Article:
In my previous post I looked long and hard at the features of the road bike frame you should be checking. The frame is only one part of the equation that makes up the whole bike, though; many bike makers will pair one basic frame with many levels of component package to cater for different budgets.
What componentry should you prioritize? I’ll give my two centavos on the matter.
Why are brakes on the top of this list? I’m a strong believer in having brakes stronger than your accelerative ability.
They’re also one of the very first things bike makers cheap out on when outfitting bikes. Fortunately this is a very easy fix, especially for caliper rim brakes. Many rim brake calipers are hamstrung by poor pads, so swapping them out for a quality set will improve your deceleration and speed control in more conditions for not much money.
Sometimes it’s the calipers themselves that are the weak link. Given how cheap of an upgrade these are, go ahead and spend the cash for good rim brake calipers. For a few generations now, Shimano’s Ultegra brake calipers are anecdotally widely recommended.
For disc brakes, though, I would advise getting the best stock disc brake calipers you can get from the outset, as they’re not quite as cheap as rim brake calipers on the aftermarket. Aim for at least a SRAM Avid BB5 or a TRP Spyre; if you can work your way up to a Juin Tech R1/F1 (also sold as the Yokozuna Motoko) or a TRP HyRd, then better. Given how widely panned Promax’s Render R brakes are, I’d suggest upgrading them with something else straight away.
Like brakes, these are a relatively cheap fix but offer a huge improvement for the outlay. Go for as wide a tire as your frame can take. Trust me, 700C x 28 mm tires are great for dealing with the streets we have in Metro Manila. Even Continental’s basic Ultra Sport II tires are a great all-round option for everything bar very dusty roads.
This is another easy target for cost cutting. If you’re buying a new bike with a lower-spec component package, you’re bound to end up with heavy but tough wheels with basic hubs and wheel bearings. I say keep them, man up, and deal with the extra rotating weight because they got you a cheaper bike overall – but target them as a possible future upgrade. If you have a turbo trainer, you could always reuse the rear wheel for indoor training.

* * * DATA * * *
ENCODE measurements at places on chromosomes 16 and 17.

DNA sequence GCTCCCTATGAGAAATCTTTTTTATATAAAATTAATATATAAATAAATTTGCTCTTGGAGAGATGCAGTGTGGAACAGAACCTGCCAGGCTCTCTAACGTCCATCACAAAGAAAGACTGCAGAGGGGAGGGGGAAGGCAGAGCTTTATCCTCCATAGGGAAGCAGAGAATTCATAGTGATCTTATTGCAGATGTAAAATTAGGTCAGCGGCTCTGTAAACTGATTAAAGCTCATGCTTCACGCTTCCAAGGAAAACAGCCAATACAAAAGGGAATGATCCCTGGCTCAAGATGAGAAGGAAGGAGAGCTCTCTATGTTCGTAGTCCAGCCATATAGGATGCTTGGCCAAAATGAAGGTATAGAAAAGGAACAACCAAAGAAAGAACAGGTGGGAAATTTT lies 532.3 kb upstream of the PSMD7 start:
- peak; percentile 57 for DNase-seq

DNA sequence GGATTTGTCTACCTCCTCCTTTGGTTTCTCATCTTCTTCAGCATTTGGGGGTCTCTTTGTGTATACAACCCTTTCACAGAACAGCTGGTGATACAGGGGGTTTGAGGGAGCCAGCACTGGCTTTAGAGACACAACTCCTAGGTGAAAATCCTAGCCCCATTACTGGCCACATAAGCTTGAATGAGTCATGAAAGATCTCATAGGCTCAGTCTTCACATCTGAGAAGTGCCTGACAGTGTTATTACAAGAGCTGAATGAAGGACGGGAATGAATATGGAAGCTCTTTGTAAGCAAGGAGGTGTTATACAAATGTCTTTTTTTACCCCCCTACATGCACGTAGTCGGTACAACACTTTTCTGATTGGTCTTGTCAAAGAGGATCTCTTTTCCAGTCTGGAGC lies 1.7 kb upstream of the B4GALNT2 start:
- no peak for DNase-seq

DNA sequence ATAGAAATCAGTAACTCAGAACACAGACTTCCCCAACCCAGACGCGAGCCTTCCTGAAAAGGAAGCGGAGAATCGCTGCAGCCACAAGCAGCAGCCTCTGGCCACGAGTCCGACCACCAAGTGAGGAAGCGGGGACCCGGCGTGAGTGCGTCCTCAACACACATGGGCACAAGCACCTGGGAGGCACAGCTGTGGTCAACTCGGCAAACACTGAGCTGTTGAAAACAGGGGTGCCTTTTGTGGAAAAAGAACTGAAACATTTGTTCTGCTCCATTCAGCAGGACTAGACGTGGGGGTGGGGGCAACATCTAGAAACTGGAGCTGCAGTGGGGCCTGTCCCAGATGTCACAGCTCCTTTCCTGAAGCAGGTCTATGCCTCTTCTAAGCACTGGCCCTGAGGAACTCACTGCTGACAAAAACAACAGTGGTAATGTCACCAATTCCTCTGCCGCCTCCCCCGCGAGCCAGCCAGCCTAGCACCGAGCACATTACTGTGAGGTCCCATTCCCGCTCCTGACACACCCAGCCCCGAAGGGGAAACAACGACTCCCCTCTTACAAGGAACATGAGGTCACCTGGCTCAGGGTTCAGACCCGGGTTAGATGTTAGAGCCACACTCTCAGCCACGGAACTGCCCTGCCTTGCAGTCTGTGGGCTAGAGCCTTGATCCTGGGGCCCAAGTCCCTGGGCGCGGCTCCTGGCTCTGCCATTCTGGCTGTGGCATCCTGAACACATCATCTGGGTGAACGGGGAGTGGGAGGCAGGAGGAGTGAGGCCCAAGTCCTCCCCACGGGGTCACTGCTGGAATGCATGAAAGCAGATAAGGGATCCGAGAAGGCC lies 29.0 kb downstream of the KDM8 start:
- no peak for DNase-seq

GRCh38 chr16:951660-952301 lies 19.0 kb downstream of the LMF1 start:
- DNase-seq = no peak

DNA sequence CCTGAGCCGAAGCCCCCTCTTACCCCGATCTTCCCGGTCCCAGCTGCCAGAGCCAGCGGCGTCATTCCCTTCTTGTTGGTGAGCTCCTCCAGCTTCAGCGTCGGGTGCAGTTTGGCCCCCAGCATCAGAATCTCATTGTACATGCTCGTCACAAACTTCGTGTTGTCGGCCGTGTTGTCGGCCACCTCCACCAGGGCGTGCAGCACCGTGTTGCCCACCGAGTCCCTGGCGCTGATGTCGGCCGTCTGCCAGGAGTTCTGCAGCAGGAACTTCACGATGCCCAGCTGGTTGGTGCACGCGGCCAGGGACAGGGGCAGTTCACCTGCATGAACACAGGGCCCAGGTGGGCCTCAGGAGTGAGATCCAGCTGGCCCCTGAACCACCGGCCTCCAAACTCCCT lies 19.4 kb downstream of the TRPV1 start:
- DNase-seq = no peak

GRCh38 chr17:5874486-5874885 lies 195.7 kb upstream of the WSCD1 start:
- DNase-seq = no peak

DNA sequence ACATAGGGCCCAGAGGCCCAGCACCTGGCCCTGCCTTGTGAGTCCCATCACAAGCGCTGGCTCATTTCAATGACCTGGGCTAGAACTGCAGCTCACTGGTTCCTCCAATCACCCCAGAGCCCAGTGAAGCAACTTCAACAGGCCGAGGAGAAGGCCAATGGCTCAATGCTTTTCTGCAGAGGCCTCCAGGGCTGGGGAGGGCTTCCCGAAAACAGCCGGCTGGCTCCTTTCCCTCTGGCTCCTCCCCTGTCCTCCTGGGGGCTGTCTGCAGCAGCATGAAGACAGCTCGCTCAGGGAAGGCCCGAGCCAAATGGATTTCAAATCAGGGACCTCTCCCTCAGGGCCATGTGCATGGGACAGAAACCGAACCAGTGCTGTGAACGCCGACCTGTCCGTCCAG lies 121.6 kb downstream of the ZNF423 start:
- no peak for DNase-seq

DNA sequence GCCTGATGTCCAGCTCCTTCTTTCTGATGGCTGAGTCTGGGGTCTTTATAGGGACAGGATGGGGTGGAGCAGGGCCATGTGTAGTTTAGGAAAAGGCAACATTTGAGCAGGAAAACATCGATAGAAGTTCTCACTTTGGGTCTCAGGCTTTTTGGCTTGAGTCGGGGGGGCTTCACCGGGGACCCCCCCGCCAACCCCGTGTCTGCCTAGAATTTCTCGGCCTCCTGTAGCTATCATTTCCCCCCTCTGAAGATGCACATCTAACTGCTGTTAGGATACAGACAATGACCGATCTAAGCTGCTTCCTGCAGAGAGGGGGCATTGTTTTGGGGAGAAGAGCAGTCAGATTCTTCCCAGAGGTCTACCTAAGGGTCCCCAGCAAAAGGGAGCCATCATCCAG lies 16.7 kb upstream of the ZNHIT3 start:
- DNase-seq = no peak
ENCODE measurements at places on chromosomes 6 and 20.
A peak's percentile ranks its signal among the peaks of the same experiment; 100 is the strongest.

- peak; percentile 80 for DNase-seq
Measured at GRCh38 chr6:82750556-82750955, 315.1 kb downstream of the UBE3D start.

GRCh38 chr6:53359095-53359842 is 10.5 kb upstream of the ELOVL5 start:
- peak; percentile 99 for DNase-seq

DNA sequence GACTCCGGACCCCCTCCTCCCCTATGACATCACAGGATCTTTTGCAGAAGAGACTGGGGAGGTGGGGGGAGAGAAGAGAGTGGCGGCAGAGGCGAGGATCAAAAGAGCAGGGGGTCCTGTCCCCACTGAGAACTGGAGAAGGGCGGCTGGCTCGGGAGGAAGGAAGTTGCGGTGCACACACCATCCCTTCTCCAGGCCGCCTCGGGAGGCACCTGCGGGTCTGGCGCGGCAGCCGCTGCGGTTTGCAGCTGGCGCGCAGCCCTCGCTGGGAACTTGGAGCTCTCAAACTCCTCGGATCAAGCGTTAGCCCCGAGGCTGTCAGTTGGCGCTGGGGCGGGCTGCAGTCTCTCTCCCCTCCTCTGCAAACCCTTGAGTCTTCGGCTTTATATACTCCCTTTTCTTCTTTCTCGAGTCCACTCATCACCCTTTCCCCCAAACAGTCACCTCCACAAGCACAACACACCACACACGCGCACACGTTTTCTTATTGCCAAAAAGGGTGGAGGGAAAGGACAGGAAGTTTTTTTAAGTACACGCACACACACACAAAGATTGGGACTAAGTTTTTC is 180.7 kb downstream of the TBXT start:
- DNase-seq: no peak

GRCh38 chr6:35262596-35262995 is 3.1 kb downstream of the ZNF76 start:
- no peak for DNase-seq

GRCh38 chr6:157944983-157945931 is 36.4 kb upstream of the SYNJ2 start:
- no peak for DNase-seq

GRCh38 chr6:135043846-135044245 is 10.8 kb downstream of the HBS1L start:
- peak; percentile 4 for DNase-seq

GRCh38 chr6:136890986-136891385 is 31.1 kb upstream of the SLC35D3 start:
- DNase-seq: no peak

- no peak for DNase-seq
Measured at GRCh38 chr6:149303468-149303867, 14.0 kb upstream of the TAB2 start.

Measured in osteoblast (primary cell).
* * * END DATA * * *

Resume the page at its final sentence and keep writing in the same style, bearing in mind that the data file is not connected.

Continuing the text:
Keep in mind that wheelsets with loose bearing hubs will need hub replacement, at least, if the bearing races on the cups and cones become pitted from water ingress and general wear and tear.
Take a long hard look at the bike’s gearing. It doesn’t really matter how many speeds the bike has (just make sure there are at least 8 at the back). What matters more is the spread of gearing, measured by how many teeth (T) the largest and smallest cogs have.
Wide range cassettes such as 11-28T or 11-32T are supposedly better for beginners, but I’d say they’re better for all-round riding. With such a wide spread, if you’re tired or feeling weak, you could always just click into an easier gear. I’d advise going for a narrow range 11-23T or 11-25T cassette only if all your riding is done on flats or in criterium races, or if you’re a particularly powerful rider.
Similarly, look for the longest cage rear derailleur you can find fitted to the bike. There is absolutely no downside to running a longer-caged rear derailleur on a road bike. In case you want to fit a cassette with easier gears, a rear derailleur with a longer cage means it’ll accept a wider range cassette at the outset. All you’ll need is an appropriately longer chain.
Up front, a 50/34T crank is just about the best option for most riders. Only strong racers need apply for 52/36T or 53/39T options (although such cranks make more sense on a small-wheeled bike). Hyro started with a 46/36T crank, and that was surprisingly useful for most riding.
To maximize value, you’ll want aluminum in your cockpit. The material has many benefits, most noteworthy of which is that handlebars made of the stuff tend not to crack in a bad crash.
If you’re pinching pennies on your road bike while trying to improve your fit and comfort, I would prioritize the shape of the handlebars over than the material they’re made of. From the traditional deep round bend, to the compact and anatomic bends, there are many shapes of drop handlebar to suit all sorts of riders.
Upgrading to carbon can improve vibration dampening and shave some weight, but carbon handlebars and seatposts are never cheap…nor are saddles with carbon rails.
Most road bikes don’t come with pedals as they’re a matter of personal preference, and everybody’s got their preferred clipless system.
This is another area where more money spent doesn’t exactly get you more. Looking at the Shimano SPD lineup, you’re paying quite a bit more cash over the basic Deore PD-M530s to get the weight savings of a pair of Deore XT PD-M8020s. So far, all my pedals have cost less than PhP3300 new.
Among brands, Shimano pedals are a good choice for longevity due to their easy maintenance; many others such as Look can’t be serviced and are essentially disposable.
Let me know in the comments what else you could compromise to get yourself a deal on a road bike that’s long on value.